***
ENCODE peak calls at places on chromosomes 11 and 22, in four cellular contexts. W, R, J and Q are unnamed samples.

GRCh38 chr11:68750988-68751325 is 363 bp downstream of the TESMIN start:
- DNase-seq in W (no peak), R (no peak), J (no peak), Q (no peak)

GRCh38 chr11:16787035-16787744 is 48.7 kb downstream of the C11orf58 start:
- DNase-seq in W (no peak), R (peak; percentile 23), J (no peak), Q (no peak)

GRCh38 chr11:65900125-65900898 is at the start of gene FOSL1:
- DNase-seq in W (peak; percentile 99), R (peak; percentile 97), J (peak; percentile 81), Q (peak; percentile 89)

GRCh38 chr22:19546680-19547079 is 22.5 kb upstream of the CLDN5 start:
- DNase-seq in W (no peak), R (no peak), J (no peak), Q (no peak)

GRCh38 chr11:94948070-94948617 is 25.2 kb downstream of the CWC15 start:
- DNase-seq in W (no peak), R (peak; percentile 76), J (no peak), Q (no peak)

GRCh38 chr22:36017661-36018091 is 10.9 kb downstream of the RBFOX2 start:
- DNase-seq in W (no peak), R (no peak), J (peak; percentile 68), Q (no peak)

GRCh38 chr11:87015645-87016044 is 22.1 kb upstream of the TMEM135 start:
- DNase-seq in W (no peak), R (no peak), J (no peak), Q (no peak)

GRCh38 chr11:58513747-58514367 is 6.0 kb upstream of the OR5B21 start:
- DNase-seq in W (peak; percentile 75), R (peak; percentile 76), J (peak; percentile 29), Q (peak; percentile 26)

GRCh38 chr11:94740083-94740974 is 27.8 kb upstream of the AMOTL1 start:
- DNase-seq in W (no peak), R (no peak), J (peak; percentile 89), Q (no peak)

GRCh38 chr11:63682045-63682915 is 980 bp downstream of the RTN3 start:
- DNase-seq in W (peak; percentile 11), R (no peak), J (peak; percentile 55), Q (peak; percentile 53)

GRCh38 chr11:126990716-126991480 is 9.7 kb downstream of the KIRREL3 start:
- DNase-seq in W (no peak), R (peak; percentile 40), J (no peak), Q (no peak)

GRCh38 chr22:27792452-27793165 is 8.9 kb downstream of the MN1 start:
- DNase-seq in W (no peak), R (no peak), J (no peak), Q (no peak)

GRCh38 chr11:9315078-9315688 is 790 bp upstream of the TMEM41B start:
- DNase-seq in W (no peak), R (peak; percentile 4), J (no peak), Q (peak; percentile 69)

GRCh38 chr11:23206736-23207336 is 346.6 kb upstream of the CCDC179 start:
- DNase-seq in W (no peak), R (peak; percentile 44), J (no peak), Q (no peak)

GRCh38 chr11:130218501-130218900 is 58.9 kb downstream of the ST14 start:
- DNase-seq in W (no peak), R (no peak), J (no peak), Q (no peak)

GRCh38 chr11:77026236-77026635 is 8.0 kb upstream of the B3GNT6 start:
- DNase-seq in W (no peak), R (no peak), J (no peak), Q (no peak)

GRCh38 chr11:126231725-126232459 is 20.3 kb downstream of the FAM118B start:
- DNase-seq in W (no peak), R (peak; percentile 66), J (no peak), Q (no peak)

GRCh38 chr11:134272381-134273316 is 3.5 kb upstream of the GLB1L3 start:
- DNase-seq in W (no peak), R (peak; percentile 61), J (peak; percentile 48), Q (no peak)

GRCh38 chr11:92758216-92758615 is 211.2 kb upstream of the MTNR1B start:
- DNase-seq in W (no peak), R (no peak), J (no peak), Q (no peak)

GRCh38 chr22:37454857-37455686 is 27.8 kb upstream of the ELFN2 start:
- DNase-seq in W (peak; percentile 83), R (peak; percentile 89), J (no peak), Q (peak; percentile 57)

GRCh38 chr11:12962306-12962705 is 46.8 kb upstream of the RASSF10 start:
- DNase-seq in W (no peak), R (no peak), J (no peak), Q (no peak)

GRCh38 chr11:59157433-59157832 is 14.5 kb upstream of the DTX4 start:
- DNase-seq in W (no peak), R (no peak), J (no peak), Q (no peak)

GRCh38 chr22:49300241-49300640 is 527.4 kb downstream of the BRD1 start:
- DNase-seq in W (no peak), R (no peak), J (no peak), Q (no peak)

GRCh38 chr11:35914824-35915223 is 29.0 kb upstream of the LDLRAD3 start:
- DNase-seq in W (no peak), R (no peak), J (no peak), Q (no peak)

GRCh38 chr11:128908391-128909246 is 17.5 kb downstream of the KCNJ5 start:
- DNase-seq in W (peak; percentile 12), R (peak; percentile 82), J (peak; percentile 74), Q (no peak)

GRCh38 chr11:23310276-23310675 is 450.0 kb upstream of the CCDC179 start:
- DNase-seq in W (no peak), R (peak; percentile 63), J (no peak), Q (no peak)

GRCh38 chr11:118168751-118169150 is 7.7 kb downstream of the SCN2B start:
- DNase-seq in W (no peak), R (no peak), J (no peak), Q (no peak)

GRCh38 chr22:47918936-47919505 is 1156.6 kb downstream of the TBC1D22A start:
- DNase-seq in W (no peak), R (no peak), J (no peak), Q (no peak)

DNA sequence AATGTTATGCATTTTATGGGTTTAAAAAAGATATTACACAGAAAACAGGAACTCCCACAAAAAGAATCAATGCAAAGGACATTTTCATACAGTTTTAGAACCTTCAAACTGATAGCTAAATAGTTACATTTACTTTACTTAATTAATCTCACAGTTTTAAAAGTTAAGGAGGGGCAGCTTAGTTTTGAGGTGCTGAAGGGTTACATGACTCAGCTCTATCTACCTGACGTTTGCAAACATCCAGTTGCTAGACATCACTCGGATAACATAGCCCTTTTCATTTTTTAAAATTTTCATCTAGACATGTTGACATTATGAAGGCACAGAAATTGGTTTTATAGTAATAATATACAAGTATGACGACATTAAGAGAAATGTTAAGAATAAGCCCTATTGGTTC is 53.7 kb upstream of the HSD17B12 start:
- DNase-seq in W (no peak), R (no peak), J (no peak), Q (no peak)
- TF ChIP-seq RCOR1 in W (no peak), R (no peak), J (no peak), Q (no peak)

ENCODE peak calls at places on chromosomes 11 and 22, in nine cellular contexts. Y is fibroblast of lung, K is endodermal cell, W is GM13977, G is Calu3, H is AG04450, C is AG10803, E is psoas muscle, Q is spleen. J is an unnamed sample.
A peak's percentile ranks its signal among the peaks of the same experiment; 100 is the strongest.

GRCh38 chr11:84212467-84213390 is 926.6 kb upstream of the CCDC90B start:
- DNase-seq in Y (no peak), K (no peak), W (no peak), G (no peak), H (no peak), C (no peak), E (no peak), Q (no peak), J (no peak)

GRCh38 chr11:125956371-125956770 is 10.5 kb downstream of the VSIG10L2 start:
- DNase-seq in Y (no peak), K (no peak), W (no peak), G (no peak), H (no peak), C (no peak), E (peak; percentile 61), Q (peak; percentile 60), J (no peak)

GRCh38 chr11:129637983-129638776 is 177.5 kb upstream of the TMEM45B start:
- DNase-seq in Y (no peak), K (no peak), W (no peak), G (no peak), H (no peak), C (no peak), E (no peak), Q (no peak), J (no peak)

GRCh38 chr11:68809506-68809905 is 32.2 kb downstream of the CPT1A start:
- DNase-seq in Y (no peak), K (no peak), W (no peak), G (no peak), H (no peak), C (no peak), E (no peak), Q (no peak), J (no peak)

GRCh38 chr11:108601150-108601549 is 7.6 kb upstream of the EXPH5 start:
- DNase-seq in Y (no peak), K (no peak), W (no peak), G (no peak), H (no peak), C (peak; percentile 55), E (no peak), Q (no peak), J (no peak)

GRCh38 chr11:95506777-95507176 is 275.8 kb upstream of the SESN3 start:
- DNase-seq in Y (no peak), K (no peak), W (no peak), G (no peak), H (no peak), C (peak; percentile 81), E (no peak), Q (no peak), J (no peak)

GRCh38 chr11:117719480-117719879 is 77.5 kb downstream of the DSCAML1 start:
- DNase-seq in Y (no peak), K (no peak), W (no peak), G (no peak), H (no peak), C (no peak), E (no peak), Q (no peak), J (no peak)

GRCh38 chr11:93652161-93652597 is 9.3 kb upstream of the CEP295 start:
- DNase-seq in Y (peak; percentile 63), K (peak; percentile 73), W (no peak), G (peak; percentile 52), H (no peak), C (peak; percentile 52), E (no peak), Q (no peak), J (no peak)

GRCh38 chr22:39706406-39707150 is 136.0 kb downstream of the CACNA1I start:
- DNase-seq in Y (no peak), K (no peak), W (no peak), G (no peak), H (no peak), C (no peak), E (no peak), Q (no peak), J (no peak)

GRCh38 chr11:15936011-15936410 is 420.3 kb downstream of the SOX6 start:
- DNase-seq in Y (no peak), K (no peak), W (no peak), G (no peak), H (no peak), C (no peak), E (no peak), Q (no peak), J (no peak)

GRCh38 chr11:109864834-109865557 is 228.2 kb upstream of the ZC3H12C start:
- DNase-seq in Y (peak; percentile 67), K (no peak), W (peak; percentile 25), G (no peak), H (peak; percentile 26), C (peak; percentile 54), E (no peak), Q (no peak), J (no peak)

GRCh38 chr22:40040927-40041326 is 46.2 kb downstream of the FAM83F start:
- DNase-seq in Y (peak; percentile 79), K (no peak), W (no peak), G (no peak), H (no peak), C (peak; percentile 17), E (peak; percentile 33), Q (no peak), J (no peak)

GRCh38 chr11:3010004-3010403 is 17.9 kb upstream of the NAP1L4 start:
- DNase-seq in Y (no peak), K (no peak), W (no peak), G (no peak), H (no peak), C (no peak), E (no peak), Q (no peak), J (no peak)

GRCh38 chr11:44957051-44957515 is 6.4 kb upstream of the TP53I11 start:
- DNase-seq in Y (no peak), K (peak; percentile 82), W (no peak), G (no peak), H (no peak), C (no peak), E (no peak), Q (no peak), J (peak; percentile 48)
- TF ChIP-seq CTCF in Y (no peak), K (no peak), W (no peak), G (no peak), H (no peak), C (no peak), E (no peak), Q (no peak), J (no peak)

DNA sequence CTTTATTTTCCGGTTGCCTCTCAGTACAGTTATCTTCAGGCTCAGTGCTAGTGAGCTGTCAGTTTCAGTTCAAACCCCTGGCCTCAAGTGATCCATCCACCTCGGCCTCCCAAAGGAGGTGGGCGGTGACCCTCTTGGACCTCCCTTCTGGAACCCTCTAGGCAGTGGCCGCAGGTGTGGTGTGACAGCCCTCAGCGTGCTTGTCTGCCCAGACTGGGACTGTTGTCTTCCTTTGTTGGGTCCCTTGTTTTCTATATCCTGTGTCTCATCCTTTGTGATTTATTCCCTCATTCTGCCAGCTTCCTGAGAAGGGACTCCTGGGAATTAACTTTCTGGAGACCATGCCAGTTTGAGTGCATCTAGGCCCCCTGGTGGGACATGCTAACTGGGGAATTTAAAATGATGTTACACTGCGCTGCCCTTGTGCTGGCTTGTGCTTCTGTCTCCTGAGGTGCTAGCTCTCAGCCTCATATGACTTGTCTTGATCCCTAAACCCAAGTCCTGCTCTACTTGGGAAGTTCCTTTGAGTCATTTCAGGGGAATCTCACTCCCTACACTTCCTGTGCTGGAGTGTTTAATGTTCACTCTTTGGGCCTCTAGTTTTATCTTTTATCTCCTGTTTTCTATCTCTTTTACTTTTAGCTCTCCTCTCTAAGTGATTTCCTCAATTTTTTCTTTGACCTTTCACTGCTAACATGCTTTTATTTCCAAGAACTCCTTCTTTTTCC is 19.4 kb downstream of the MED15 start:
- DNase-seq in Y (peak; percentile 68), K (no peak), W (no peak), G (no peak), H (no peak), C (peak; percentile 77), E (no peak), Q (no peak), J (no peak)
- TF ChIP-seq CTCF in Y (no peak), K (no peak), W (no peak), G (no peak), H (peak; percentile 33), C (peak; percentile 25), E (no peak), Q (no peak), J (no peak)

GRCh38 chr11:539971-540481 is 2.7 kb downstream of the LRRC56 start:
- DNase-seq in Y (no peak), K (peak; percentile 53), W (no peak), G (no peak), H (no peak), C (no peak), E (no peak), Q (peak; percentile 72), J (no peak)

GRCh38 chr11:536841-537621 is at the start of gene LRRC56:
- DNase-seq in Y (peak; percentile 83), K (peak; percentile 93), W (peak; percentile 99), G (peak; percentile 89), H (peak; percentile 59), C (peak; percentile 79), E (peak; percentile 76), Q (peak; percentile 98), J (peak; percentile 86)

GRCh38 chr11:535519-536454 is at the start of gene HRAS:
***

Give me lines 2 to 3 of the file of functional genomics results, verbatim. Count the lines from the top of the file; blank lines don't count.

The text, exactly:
GRCh38 chr11:68750988-68751325 is 363 bp downstream of the TESMIN start:
- DNase-seq in W (no peak), R (no peak), J (no peak), Q (no peak)